(Saw) Till Death Do Us Part

As I alluded to in my last post I’m currently working away from home, which means that I am getting significantly less workshop time that I usually would. That not withstanding, I am continuing to make progress on my Anarchist’s Tool Chest build, albeit at a slower rate than I ordinarily would like.

With the exterior of the chest now milk painted and lacquered, I have turned my attention to the internal fit out of the chest, starting with the saw till and moulding plane corral. Having stocked up with plenty of pine and oak from my favourite local timber yard, I set to it.

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The saw till is comprised of three pieces; a dividing wall which separates the saw till from the main body of the chest, and the two tills, and I used 1″ thick pine for all three of these. The wall was glued up from two pieces which I jointed with my trusty No.5 jack plane and intentionally left over length. While the glue was drying on the wall I made the till pieces. These were cut to exact size (3 5/8″ wide, and 9″ tall), and have four slots, which hold the saws, running from the top edge to 4″ above the base. The position of the slots were laid out using dividers, which saved me having to do any maths. I then cut guide kerfs for each slot on the band saw.

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Before I brought the slots to final width, I shaped the top of the till pieces. As with the saw slots, this was done by eye; setting a compass at the mid point of the top edge and tracing a semi circle starting 1/2′ from each edge. After trying a couple of different radiuses I found something which was pleasing to the eye and would allow me to pull any one saw out of the till without getting tangled up with the others. The bulk of the waste was hogged out with a coping saw, and the shape taken down to the line with my Auriou 9 grain cabinet maker’s rasp and 13 grain modellers rasp.

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I don’t have a plough plane at present (a shocking omission, I know) which would have been my first choice for cutting the slots in the till pieces, nor do I have a router. What I do have however is a Dremel with a router base, which I normally use for cutting inlay recesses on guitars, and a 1/8″ router bit. Double sided sticky tape secured a piece of oak to the till for use as a guide, and I cut the slots with the Dremel. This was predictably slow going as the Dremel is only powerful enough to take very shallow passes at a time, and left a more ragged edge than a router would have. But the end result is good enough for holding saws, and I can always replace the tills with cleaner cut pieces if I want in the future.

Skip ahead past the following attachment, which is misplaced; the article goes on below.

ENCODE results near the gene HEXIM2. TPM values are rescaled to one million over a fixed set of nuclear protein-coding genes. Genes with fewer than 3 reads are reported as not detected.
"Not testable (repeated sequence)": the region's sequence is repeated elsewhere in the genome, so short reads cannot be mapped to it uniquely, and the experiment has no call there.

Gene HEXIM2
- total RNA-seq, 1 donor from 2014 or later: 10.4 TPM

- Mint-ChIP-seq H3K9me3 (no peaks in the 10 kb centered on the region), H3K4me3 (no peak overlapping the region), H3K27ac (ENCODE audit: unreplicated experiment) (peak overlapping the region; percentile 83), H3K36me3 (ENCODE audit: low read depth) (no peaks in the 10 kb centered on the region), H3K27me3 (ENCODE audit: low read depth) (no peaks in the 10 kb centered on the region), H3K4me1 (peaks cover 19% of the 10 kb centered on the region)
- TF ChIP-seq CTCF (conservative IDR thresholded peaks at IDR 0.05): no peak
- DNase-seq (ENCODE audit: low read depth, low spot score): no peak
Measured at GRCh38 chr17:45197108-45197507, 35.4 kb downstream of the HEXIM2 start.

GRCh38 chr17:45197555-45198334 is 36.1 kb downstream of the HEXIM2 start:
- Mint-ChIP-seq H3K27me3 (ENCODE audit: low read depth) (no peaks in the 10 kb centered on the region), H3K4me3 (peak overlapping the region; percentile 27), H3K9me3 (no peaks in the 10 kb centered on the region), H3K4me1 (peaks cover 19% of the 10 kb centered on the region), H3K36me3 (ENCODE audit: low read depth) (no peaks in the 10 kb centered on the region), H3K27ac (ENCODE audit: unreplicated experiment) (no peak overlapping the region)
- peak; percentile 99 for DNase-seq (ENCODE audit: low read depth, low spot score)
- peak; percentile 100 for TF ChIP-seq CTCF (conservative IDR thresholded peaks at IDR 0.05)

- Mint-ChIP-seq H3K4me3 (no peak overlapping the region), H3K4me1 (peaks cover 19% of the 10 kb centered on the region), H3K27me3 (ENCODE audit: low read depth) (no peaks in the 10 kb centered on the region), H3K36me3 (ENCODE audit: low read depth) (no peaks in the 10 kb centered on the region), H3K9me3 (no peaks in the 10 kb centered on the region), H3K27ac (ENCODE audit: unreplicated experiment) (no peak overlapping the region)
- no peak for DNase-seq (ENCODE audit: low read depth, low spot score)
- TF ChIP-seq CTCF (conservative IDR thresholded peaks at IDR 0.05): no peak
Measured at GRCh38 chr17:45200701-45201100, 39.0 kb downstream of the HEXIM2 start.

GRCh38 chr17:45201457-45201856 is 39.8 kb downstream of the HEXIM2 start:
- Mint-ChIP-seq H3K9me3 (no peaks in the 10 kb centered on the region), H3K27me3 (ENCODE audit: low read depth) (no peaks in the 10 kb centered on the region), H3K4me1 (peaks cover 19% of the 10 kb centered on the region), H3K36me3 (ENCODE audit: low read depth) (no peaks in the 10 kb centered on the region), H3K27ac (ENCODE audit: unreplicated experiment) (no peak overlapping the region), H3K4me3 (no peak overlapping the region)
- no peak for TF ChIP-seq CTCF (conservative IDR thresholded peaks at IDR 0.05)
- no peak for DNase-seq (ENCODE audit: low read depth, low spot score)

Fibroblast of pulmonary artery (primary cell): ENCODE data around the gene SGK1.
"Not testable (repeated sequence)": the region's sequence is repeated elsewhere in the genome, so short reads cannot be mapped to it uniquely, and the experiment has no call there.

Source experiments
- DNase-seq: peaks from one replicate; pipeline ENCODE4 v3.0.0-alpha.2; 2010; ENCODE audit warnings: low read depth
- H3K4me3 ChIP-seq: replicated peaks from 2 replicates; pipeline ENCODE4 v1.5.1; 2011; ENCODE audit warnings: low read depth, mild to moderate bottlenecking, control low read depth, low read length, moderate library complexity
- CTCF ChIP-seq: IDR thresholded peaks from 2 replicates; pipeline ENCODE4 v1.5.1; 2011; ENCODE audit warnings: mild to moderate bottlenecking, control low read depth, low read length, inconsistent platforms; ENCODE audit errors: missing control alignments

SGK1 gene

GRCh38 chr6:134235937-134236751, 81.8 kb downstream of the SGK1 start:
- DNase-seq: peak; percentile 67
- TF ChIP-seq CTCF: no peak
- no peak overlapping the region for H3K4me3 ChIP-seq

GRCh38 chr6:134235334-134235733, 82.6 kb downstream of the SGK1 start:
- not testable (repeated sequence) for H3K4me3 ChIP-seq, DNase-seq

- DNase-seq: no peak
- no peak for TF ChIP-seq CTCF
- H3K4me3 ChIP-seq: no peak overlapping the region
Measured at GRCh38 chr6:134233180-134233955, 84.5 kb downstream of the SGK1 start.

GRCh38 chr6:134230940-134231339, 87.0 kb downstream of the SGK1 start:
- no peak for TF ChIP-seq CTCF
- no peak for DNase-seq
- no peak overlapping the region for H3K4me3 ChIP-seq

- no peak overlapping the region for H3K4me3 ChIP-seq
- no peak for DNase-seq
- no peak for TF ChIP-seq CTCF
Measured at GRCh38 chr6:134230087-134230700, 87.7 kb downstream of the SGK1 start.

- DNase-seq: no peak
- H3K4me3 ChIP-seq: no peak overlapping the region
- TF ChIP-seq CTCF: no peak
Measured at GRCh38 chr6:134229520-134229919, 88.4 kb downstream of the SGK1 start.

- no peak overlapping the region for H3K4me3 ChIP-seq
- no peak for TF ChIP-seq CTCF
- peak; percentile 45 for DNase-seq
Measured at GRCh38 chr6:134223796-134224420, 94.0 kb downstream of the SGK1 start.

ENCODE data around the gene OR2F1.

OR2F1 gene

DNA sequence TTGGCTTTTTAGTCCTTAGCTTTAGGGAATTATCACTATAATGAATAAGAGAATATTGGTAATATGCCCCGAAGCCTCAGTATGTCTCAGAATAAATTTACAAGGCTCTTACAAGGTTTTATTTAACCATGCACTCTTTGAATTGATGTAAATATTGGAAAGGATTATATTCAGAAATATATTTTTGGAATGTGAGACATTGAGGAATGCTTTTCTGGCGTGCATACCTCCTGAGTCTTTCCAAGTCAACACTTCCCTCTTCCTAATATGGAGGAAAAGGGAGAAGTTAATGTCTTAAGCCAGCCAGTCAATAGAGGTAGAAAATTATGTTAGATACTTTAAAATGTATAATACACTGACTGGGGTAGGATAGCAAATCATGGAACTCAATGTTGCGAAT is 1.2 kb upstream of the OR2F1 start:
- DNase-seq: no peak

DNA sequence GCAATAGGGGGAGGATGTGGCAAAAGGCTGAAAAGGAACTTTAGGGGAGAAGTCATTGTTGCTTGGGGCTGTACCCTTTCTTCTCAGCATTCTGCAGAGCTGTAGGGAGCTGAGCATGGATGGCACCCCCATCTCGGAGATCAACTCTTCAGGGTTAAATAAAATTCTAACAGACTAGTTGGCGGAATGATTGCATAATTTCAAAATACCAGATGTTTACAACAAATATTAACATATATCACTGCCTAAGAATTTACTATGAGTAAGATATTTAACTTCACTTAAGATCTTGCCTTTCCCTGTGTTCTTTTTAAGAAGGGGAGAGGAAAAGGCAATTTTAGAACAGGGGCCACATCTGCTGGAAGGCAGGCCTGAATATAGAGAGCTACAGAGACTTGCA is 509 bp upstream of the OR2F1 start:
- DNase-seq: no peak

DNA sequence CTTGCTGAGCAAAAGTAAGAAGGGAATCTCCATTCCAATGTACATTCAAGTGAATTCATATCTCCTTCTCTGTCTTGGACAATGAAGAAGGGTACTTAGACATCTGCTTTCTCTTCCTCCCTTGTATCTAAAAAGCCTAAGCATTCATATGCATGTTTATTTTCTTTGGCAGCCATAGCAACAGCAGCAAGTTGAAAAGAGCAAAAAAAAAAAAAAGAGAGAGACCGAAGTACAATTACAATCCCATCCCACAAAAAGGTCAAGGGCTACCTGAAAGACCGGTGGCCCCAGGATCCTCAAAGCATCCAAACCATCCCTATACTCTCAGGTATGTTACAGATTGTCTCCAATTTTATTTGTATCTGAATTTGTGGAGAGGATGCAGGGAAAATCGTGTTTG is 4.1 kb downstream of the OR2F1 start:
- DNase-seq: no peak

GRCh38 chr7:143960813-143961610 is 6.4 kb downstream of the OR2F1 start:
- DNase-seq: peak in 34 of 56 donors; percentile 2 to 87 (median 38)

With the tills shaped and slotted, I broke the wall piece out of the clamps and cleaned up the glue line using my jack plane. To fit the wall I trimmed each end with a No.9 1/2 low angle block plane until the wall was just short enough to drop inside the chest and wedge securely. The saw till will be held in place with cleats, but I want everything to be friction fit as far as possible to avoid any movement. Once the wall fitted across the width of the chest nice and snugly, I screwed the tills to the wall using four No.8 1.5″ brass screws per till, each countersunk to avoid the heads scratching my tools.

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Testing the saw till with my 16″ Bad Axe tenon saw

The wall of the moulding plane corral was made from a 1/2″ thick piece of pine which, as with the saw till wall, was cut over length and trimmed with a block plane until it wedged securely across the width of the chest. With the moulding plane corral, the key dimensions are the height of the wall, so that it supports the plane wedges, and also the distance between the wall and the back of the chest, so that the moulding planes can stand on end in the corral. I don’t have any moulding planes yet, but was planning to order some from Philly Planes next year. To make sure that my moulding plane corral fits his planes, I took the liberty of emailing Phil to ask if he could confirm the dimensions to which I needed to build. I was surprised (not to mention very grateful) to receive only a couple of days later not just the dimensions but a full moulding plane sketch with all key dimensions marked out. This level of service towards someone who is not yet a customer is above and beyond the call of duty, and I am very much looking forward to ordering a set of moulding planes from Phil at my earliest opportunity.

In my next post I will talk about fitting the saw till, moulding plane corral, and tray runners to the chest.

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